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Wiring Fundamentals: Voltage

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Voltage

02.31

00:00 - When we're dealing with electricity, it can be hard to develop an intuitive feeling about what is actually going on, and how the different concepts relate to one another.
00:08 After all we can't actually see electricity and we usually only feel it when something has gone very wrong.
00:14 To help us develop a sense of what is happening, we're going to use a household plumbing analogy.
00:19 We'll think about a simple water pipe with one end connected to the main supply pressure and a tap on the other.
00:25 This is something easy to visualise so we're all familiar with.
00:28 And for the purpose of automotive electrics, does a pretty good job of relating the basic principles to one another.
00:35 Voltage is equivalent to the water pressure applied to one end of the pipe by the water mains system.
00:40 If you live somewhere with decent water pressure, this might be 60 psi for example.
00:45 When you open the tap at the other end of the pipe all the way, you drop the pressure at this end of the pipe to the same as atmosphere.
00:51 As we now have 60 psi of pressure at one end of our pipe, and zero psi at the other end, there is a pressure difference of 60 psi across the length of the pipe and the water will flow along it out of the tap.
01:04 Heading back to the electrical word, this is like connecting one end of our wire to the positive terminal of a 12 volt car battery.
01:10 You're applying 12 volts of electrical pressure to one end of the wire.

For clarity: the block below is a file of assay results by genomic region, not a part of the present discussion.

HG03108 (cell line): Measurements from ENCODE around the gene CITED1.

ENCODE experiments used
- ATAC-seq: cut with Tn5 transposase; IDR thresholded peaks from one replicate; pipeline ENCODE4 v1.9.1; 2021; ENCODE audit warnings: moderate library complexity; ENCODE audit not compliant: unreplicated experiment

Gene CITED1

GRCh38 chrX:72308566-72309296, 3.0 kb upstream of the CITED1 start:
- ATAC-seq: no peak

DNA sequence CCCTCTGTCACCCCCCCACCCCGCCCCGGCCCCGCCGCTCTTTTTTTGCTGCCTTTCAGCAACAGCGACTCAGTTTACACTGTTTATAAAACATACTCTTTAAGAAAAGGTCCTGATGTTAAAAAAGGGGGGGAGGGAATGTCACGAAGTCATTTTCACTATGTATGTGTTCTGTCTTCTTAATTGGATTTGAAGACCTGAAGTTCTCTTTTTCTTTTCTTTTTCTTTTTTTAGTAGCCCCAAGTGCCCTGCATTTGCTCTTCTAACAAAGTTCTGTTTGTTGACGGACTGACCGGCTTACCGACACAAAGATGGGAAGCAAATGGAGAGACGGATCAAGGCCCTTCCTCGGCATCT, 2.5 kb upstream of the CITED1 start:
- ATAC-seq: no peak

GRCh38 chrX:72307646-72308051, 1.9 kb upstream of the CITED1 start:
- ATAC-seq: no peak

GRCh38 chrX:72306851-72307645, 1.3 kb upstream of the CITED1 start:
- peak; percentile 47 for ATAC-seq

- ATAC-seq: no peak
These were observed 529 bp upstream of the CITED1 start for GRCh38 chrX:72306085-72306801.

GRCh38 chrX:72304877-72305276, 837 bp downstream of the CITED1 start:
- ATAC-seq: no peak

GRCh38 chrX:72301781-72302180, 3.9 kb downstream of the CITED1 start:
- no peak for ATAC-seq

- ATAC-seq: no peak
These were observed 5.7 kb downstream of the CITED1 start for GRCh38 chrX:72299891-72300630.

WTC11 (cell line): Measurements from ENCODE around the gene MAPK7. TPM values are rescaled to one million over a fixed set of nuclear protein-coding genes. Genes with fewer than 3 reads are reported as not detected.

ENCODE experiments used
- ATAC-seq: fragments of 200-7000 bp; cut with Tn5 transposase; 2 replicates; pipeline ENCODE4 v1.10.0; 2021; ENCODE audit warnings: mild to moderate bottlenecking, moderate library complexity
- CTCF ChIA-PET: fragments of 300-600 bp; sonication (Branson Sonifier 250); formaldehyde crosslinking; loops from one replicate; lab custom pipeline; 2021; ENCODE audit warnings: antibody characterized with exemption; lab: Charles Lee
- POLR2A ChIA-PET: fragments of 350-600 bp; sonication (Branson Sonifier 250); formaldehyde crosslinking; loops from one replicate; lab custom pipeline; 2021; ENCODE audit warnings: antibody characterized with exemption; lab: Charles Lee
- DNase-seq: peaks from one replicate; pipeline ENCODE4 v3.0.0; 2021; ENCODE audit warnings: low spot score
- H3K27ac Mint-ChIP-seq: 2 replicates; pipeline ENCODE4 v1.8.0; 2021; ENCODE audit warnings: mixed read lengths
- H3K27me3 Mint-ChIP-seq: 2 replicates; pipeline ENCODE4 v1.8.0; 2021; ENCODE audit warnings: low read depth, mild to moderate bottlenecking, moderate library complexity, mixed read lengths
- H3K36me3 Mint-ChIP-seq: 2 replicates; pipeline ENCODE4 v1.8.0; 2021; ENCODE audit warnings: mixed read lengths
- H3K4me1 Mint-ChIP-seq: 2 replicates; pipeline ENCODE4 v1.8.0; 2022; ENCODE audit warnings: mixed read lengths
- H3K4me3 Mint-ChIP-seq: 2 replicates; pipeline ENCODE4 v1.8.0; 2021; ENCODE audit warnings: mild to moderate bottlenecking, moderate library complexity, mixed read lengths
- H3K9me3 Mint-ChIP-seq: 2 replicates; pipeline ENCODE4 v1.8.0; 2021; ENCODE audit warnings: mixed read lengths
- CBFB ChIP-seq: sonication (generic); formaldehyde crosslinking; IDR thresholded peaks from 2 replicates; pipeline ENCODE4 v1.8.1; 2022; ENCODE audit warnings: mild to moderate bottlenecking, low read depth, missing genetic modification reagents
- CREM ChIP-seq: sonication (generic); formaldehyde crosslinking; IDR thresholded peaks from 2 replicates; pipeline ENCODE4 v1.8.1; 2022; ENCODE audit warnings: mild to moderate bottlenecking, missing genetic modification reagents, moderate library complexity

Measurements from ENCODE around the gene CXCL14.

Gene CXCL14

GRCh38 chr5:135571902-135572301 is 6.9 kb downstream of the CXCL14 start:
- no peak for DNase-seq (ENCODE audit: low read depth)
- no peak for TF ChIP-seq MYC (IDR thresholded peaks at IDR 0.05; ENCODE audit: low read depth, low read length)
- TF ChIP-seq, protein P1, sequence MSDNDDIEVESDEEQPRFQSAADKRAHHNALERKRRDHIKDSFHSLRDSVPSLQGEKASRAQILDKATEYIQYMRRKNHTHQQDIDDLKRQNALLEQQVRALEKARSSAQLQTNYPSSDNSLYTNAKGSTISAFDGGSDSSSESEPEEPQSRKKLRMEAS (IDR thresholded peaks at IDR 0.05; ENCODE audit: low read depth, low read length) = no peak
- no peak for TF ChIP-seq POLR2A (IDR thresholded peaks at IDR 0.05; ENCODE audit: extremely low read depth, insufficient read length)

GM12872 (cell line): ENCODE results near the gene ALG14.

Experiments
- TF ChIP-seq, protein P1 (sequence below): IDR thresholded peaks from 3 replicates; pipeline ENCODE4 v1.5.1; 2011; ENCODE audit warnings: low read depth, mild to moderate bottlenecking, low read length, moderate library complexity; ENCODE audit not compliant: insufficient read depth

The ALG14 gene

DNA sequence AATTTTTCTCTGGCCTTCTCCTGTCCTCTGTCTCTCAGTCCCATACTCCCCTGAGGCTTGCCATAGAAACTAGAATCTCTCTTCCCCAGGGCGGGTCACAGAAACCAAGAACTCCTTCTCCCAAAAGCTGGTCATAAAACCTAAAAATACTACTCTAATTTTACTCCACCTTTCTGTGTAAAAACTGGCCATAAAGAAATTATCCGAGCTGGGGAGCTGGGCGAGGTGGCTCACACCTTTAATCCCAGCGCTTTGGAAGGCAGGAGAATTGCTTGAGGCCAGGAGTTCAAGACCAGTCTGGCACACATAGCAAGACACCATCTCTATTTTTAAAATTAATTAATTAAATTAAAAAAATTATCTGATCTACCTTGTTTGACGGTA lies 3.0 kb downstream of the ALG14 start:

01:14 If you then connect the other end of the wire to the negative terminal of the battery, it's like opening the tap.
01:19 You're applying zero volts of electrical pressure to the other end of the wire.
01:24 This means there's now a 12 volt difference in electrical pressure along the length of the wire and the electrons in the wire will start flowing.
01:31 This might seem pretty simple to follow initially, but there are some subtle points that require a little more explanation.
01:36 In our pipe analogy you can imagine that when you had your tap at the end of the pipe closed, you could fit a pressure gauge to the pipe anywhere along its length and you will measure the 60 psi of pressure being applied by the mains system.
01:49 This is because the water is not flowing.
01:51 It has nowhere to go because the tap is closed.
01:54 Similar to this, in the electrical world, when you connect one end of a wire to the positive terminal of a battery but leave the other end unconnected or floating, it's like the tap is closed.
02:04 The electrons have nowhere to go, so they won't be flowing, and you'll measure the 12 volts of applied electrical pressure at any point along the wire.
02:13 The key concept here is that flow, be it physical or electrical, only happens when there is a difference in pressure at either end of the pipe or wire.